The Covid-19 pandemic has had a huge impact on organisations worldwide this year. ITOPF is no exception. Despite these challenging and unprecedented times, we have continued to deliver our core technical services, albeit with some necessary adaptions to our normal working practices.
ITOPF’s priority service is responding to ship-source spills of oil, chemicals and other cargo in the marine environment. We have continued to provide remote advice unabated throughout this year of pandemic and, despite international travel restrictions and reductions in flight options, endeavoured to find ways of giving on-the-ground advice. Interestingly, despite a hiatus, we have spent as many days on site attending spills this year as a typical year.
In line with UK government guidelines, ITOPF closed its London office in March and staff have for the most part been working from home ever since. Through the enhanced use of video conferencing tools and other technology, we have been able to provide a near-normal service remotely, including both emergency and non-emergency work.
There is no real substitute for being on-site, particularly for complex or severe cases, and plans were put into effect early on to explore options for attending incidents requiring our presence in person. This included running scenarios for selected key countries and producing a specific Covid-19 related risk assessment procedure, to ensure the safety and wellbeing of our staff whilst away on mission.
After a few months without mobilisation requests, these procedures were put into practice in mid-August when two members of the technical team were successfully mobilised to Mauritius for the widely reported WAKASHIO incident. At the time, borders in Mauritius were closed, there were no direct commercial routes in, and strict quarantine procedures had been imposed by the Mauritian government.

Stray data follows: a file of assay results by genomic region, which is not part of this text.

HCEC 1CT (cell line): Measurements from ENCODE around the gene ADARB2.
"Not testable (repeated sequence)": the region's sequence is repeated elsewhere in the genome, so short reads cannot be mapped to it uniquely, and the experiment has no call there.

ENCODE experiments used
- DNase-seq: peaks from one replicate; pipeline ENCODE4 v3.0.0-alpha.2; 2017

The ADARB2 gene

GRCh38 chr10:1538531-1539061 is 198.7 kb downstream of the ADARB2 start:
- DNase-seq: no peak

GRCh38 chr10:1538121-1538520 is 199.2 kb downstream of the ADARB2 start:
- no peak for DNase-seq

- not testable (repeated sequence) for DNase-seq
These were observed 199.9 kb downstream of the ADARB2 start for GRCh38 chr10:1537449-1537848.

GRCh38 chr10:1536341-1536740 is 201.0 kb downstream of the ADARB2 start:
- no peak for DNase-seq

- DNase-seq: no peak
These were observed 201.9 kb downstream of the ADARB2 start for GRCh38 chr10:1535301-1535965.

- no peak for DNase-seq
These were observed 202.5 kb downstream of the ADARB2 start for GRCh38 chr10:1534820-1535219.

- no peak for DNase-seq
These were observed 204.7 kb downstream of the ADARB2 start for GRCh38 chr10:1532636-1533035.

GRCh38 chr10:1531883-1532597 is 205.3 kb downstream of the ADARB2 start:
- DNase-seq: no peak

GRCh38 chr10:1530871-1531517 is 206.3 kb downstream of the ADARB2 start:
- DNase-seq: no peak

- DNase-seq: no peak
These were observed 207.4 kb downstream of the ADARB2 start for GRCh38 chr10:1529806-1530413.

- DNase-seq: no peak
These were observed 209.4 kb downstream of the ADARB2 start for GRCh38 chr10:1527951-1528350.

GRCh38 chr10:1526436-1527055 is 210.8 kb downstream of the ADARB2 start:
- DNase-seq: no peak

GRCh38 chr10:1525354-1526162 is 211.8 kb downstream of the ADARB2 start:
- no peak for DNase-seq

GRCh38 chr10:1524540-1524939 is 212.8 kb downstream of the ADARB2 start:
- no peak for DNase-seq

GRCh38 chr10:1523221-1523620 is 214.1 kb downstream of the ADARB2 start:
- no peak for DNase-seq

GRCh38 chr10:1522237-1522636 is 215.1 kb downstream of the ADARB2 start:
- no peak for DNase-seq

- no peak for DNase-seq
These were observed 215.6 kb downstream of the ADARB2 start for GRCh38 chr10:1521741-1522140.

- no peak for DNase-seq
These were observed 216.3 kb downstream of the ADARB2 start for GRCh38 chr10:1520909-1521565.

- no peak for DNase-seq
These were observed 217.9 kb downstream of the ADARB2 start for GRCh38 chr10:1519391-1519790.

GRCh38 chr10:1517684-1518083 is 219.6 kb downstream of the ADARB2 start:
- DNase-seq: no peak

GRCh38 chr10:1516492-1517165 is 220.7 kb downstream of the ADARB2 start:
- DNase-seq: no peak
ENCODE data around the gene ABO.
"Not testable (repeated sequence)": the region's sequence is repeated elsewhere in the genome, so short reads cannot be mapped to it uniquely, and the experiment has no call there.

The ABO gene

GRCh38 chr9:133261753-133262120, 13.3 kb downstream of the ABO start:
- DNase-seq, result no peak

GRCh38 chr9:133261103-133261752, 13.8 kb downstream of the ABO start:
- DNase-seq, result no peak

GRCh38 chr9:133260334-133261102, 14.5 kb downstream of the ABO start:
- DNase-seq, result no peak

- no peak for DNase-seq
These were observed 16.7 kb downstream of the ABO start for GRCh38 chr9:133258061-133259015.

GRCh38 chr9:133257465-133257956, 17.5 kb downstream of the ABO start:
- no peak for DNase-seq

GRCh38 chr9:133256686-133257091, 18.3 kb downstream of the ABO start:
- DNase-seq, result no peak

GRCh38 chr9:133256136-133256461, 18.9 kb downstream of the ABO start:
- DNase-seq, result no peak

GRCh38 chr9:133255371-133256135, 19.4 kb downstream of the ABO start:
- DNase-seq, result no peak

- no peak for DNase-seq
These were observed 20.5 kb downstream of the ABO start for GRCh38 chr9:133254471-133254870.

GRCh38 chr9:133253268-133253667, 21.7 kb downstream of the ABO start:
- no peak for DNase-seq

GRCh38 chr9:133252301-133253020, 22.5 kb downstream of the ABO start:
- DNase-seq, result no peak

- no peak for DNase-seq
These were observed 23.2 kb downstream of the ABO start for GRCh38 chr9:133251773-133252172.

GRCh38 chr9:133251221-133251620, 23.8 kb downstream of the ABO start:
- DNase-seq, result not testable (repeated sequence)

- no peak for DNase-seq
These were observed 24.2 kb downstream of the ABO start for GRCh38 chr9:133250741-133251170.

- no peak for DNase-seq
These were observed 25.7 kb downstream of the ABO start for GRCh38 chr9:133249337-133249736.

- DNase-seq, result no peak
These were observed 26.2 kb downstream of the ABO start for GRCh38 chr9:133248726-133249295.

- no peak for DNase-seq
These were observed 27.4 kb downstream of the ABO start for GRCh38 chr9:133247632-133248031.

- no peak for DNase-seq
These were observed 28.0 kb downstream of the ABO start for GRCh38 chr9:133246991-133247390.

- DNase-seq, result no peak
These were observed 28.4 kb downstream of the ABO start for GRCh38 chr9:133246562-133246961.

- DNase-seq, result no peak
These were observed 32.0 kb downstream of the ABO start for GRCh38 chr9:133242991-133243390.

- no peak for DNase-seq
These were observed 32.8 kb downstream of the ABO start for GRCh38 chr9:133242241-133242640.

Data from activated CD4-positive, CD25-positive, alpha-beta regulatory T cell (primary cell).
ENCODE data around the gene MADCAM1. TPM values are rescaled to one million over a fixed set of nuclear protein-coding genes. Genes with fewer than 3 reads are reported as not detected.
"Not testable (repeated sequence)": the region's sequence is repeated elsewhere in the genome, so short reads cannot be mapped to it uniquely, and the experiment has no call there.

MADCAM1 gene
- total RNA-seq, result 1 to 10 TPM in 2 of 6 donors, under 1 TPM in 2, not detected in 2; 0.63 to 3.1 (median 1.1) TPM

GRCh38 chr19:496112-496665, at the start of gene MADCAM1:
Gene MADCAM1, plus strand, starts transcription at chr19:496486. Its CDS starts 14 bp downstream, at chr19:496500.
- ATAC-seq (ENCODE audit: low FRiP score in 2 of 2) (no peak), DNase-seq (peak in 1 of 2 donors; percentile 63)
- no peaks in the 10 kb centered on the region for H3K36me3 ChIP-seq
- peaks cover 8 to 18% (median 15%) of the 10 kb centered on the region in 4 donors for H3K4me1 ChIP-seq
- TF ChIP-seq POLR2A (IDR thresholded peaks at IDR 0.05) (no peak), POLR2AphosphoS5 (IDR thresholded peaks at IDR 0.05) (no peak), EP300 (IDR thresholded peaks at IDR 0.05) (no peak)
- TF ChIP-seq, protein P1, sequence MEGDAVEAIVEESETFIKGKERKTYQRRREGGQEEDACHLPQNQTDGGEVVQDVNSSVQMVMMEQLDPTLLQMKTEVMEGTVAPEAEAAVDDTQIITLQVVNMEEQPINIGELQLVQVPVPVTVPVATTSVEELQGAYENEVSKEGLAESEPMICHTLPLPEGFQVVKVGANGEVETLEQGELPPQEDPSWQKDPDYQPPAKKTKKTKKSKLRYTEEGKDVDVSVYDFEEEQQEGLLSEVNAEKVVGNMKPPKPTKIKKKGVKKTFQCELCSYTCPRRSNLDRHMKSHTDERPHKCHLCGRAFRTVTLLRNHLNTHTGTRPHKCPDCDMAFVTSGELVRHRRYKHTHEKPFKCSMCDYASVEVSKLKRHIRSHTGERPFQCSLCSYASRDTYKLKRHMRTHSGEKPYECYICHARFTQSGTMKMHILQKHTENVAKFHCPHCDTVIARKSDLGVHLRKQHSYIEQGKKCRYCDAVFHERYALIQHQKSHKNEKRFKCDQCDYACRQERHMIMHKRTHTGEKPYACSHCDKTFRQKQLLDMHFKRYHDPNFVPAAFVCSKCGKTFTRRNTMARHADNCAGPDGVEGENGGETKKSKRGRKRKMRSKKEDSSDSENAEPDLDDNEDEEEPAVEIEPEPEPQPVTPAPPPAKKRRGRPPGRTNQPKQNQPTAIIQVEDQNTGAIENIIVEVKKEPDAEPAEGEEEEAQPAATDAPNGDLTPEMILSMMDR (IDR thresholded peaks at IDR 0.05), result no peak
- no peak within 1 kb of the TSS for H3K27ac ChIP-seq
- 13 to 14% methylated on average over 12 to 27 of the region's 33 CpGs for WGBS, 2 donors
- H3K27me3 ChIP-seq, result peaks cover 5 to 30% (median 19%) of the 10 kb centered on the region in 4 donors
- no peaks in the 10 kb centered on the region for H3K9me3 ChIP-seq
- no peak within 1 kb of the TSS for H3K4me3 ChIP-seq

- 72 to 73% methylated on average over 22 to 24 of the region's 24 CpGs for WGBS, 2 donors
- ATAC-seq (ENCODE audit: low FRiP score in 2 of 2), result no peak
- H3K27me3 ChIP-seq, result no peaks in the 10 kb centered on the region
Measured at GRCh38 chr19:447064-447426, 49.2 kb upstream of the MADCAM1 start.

ITOPF has remained on site in Mauritius for four months through to mid-December, with five staff rotating in and out at intervals. Numerous PCR (Polymerase Chain Reaction) swab tests were required and different routings into country were necessary due to flight alterations and new transit country impositions and restrictions. Changing government protocols, such as stays in government self-isolation centres and prolonged quarantine procedures, during this time also meant that our team on site has had to remain fully flexible, adapting to ever-changing circumstances, longer than usual periods away from home, and self-isolation on their returns where no travel corridors existed.
In addition to the spill in Mauritius, since September we have had significant and prolonged involvement in an incident in the USA, as well as attending an incident in Sri Lanka and two incidents in South Africa. In all cases, there were various Covid-related hurdles to overcome before we could take up our normal role on site. In total, we have mobilised to seven incidents since March (the start of lockdown in the UK) and provided remote advice for 18 other cases.
We are grateful for the help and support of the P&I Clubs who have provided assistance to enable us to navigate through some of the Covid challenges faced on the road.
For our ‘preparedness’ activities, such as training, we have continued to support events remotely where we can, often reaching a far wider audience than through face-to-face meetings. We have also accomplished significant claims work during the year and continued to fulfil contingency planning assignments and other project work.
It is anticipated that Covid challenges will continue well into 2021. Though ‘normal’ life may still be some way off, the team at ITOPF remains ready, prepared and committed to supporting incidents and response operations worldwide.
(Pictures show ITOPF arriving in Mauritius and Sri Lanka)